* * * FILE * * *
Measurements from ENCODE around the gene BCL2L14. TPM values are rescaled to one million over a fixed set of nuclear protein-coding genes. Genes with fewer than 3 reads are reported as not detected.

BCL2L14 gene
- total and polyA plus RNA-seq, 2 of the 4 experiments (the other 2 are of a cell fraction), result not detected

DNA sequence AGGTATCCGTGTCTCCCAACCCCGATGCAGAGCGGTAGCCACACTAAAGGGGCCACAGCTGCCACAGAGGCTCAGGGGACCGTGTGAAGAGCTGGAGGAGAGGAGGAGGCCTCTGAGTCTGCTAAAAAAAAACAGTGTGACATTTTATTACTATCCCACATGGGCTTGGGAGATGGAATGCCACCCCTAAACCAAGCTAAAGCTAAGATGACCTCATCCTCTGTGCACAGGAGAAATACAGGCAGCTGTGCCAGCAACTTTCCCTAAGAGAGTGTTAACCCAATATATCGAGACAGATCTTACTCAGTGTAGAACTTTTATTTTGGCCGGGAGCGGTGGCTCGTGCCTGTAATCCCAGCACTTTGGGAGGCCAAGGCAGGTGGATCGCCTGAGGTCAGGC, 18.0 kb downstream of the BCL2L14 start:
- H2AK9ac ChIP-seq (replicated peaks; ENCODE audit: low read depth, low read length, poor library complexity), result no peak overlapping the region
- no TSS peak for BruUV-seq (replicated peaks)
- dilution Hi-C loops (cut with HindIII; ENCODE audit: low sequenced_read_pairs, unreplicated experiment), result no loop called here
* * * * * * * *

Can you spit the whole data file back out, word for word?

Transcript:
Measurements from ENCODE around the gene BCL2L14. TPM values are rescaled to one million over a fixed set of nuclear protein-coding genes. Genes with fewer than 3 reads are reported as not detected.

BCL2L14 gene
- total and polyA plus RNA-seq, 2 of the 4 experiments (the other 2 are of a cell fraction), result not detected

DNA sequence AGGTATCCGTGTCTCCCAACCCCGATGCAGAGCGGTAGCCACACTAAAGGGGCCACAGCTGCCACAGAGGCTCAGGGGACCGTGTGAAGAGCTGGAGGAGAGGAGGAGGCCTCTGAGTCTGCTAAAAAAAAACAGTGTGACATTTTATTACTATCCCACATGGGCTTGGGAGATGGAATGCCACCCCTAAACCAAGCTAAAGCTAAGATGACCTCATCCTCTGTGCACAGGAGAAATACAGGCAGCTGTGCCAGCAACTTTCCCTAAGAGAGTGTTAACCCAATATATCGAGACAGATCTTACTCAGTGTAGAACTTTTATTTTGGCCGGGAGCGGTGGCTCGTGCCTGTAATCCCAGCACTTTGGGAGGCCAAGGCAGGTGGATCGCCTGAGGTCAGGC, 18.0 kb downstream of the BCL2L14 start:
- H2AK9ac ChIP-seq (replicated peaks; ENCODE audit: low read depth, low read length, poor library complexity), result no peak overlapping the region
- no TSS peak for BruUV-seq (replicated peaks)
- dilution Hi-C loops (cut with HindIII; ENCODE audit: low sequenced_read_pairs, unreplicated experiment), result no loop called here